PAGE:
It should be noted that when we feel an attachment opposed to actual poverty or a repugnance to it, when we are not indifferent to poverty and riches, it will be very helpful in order to overcome the inordinate attachment, even though corrupt nature rebel against it, to beg our Lord in the colloquies to choose us to serve Him in actual poverty. We should insist that we desire it, beg for it, plead for it, provided, of course, that it be for the service and praise of his Divine Goodness.
Remember that Ignatius is not writing these things just for Jesuits. Jesuits live a particular kind of poverty that is Religious, built around sharing all things in common. But Ignatius intends that all Christians beg for the grace of actual poverty, since it is indeed the best manner of life provided that it is in Christ’s service. This last line should not be tossed aside either. Actual poverty is not a means in itself. It is in the service of Christ. But Ignatius new, as we know and often don’t like to admit, that a lifestyle of actual simplicity is usually better for the service of Christ. And so Ignatius demands that we “beg for it, plead for it” since this is the only way that we can bring our wills around and our desires around to the idea of actually giving up many things in order to serve Christ in a greedy world.
4. Finally, Ignatius gets practical. Renunciation as a principle is all good unless we are willing to practice it. We have to get over our repugnance to simple living. If we still have even a faint whiff of it, Ignatius calls it an “inordinate attachment.” After all, we don’t know if we can give something up until we actually do. That is what detachment is all about. So in a little section at the end of the Exercises called Rules for the Distribution of Alms, Ignatius recommends:
For these and many other reasons it will always be better and safer in all matters concerning himself and his household, if one is saving and cuts down expenses as much as possible, if he imitates as closely as he can our great High Priest, model, and guide, Christ our Lord.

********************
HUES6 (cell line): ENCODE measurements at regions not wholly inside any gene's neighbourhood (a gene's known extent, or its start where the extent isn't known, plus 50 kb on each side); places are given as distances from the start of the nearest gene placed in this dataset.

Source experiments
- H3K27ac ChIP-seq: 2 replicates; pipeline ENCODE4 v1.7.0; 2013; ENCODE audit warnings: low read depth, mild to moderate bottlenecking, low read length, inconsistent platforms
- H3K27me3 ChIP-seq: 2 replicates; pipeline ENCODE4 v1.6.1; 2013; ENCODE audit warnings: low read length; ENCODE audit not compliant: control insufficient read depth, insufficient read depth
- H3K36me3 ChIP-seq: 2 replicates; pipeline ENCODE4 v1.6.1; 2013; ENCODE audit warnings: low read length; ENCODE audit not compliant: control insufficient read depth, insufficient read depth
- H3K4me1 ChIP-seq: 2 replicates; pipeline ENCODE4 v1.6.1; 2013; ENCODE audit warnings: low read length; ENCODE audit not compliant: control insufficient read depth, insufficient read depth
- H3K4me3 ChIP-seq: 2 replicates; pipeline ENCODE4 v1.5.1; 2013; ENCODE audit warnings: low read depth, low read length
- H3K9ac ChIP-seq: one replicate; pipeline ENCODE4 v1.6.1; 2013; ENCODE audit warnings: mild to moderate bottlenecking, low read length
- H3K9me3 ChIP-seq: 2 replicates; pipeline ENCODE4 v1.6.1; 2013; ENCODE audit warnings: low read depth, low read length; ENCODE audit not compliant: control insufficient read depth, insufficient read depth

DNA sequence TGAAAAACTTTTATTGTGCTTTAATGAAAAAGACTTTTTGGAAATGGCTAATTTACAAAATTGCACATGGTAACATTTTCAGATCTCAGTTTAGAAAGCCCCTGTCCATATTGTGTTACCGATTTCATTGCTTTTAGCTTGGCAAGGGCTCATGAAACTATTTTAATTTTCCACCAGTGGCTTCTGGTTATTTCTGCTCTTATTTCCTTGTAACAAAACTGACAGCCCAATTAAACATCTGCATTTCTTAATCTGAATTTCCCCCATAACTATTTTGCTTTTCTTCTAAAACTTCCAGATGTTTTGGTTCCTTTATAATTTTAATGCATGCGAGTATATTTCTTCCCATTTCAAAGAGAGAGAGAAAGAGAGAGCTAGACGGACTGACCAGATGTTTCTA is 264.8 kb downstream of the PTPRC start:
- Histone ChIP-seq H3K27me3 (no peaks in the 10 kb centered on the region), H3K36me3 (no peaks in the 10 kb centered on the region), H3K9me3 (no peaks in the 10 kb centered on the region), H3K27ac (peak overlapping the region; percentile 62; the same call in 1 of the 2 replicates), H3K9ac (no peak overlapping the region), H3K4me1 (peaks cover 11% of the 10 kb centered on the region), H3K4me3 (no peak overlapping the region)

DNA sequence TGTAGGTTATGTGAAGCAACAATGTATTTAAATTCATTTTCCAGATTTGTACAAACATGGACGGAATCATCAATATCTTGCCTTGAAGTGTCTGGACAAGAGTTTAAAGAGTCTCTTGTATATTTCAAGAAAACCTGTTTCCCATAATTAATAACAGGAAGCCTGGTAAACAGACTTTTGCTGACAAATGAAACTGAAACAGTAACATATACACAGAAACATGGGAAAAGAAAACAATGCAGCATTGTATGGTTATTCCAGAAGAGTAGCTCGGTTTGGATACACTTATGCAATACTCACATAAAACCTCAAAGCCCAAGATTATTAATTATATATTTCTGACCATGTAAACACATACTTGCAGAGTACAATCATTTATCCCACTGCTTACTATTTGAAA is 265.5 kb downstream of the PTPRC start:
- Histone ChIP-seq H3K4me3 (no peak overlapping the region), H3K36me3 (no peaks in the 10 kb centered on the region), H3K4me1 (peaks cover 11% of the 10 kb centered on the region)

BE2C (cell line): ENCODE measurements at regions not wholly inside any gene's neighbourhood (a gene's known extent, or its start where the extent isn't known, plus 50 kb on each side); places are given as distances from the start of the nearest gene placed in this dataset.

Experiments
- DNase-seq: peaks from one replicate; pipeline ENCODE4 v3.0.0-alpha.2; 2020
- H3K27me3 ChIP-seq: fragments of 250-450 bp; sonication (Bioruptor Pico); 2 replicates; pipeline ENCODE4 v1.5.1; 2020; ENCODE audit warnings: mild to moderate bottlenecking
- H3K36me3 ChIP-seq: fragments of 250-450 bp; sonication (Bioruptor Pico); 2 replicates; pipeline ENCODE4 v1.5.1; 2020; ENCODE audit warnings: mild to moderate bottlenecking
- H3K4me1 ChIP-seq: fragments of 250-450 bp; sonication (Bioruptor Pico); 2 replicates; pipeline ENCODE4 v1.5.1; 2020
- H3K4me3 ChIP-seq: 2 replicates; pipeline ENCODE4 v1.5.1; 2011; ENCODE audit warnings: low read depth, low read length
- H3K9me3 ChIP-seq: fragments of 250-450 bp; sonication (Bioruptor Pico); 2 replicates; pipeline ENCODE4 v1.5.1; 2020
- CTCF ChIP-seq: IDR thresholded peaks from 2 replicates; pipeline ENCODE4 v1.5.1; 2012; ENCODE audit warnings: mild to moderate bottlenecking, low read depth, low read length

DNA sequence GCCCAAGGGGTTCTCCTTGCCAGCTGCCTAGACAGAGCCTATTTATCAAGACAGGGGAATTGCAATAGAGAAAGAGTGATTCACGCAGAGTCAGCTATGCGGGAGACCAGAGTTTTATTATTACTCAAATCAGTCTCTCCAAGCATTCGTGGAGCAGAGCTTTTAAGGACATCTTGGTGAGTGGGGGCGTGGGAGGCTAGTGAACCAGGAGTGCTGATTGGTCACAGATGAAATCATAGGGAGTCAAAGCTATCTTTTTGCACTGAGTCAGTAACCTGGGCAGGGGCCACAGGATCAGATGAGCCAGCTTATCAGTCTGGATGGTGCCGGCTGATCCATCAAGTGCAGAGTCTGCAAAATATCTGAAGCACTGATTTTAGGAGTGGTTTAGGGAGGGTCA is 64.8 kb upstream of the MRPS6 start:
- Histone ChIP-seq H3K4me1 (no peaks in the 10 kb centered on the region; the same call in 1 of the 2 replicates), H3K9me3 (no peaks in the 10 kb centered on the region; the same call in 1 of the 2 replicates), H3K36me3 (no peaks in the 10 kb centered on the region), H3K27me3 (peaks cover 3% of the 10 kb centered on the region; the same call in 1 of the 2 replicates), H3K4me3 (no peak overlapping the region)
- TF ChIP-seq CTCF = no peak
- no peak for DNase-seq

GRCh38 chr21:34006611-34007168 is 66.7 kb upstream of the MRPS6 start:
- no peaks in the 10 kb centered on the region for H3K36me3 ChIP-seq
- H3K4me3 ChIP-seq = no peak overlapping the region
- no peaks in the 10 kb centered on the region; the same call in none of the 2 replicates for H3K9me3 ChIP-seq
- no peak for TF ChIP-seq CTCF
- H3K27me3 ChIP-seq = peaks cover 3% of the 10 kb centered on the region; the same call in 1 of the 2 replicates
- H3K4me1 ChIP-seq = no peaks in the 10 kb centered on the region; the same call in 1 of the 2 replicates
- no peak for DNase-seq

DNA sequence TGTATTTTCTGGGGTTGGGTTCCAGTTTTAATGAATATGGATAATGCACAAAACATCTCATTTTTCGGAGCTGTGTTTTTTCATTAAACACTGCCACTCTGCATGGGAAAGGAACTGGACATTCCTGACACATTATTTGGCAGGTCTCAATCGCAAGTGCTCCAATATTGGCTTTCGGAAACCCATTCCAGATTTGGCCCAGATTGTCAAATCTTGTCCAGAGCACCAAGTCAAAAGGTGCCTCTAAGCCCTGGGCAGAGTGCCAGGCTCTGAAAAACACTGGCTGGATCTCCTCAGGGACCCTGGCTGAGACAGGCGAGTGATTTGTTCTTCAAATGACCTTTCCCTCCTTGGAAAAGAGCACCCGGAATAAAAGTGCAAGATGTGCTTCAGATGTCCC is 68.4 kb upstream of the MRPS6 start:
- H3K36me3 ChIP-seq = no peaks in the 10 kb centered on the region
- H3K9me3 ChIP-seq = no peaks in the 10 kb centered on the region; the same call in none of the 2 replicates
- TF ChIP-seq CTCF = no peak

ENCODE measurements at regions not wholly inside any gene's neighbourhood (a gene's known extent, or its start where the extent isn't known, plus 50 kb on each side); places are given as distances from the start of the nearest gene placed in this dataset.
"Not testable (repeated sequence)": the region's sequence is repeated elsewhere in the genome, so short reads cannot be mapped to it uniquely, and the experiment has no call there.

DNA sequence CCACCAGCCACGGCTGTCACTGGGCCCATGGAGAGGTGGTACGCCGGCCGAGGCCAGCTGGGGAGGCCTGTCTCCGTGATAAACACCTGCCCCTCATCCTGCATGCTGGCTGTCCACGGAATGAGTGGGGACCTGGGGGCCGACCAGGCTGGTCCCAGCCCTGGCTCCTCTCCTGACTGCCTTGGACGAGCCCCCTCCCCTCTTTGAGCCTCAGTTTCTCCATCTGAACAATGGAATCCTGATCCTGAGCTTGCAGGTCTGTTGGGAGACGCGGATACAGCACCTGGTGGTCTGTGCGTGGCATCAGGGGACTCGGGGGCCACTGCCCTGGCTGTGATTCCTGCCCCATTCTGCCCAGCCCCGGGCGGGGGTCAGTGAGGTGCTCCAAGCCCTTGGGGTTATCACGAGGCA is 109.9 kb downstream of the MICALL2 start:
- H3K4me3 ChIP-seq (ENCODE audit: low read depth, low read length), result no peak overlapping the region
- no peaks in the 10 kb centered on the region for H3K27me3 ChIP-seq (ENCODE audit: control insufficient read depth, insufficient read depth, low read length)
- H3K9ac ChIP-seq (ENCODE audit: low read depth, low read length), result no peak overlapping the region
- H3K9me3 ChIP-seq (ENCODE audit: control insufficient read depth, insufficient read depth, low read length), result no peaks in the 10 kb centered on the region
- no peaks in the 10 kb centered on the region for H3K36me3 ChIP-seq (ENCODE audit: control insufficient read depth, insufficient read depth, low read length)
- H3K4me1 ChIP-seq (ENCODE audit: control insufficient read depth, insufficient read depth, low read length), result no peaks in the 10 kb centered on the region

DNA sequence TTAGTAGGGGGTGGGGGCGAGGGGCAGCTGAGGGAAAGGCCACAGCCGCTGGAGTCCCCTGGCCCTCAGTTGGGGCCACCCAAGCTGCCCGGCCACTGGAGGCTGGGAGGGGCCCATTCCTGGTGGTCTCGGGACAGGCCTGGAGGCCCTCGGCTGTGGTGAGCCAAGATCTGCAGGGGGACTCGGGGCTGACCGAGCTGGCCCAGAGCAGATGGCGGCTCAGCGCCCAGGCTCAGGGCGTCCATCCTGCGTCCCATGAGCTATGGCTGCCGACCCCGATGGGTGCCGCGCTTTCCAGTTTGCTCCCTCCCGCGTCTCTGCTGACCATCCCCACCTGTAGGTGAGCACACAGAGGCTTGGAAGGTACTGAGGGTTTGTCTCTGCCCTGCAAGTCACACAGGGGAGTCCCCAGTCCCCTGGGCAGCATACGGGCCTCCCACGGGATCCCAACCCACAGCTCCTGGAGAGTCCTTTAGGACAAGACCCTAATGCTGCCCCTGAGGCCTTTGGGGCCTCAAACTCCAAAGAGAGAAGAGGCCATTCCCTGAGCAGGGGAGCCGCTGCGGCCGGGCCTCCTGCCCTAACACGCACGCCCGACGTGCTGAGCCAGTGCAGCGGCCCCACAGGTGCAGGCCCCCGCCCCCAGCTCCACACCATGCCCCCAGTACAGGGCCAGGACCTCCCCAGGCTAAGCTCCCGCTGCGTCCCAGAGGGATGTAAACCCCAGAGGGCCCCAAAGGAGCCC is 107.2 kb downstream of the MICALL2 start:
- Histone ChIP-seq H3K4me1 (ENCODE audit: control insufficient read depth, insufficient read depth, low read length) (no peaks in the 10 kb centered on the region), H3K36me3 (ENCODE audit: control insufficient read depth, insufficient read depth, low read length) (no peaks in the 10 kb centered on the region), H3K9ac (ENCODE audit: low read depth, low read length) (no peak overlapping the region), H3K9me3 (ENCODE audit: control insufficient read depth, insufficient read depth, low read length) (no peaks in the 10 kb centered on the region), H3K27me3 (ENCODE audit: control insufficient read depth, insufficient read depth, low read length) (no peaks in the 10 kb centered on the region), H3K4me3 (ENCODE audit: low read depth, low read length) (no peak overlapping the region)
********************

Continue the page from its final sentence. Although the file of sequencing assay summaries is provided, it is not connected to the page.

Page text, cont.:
It was in conformity with this doctrine that the Third Council of Carthage, at which St. Augustine was present, decided and decreed that the furniture of the bishop should be cheap and poor.
The same consideration applies to all stations in life, but attention must be given to adapting it to each one’s condition and rank.
In matrimony we have the example of St. Joachim and St. Anne. They divinded their resources into three parts. The first they gave to the poor. The second they donated to the minstrations and services of the Temple. The third they used for the support of themselves and their household.
It is probably true that most of us could live off of a third of what we own. Not only this, but we would be better members of the body of Christ, especially in America, where we, though members of Christ’s body, think nothing of depriving the rest of the world through corporate greed. Ignatius has the answer. It is about changing desires, conforming them to Christ, begging for the gift of actual simplicity, and then proving our detachment by giving as alms two-thirds of what we own. Such true Ignatian living would change the very fabric of our economy and world.
Nathan O’Halloran, SJ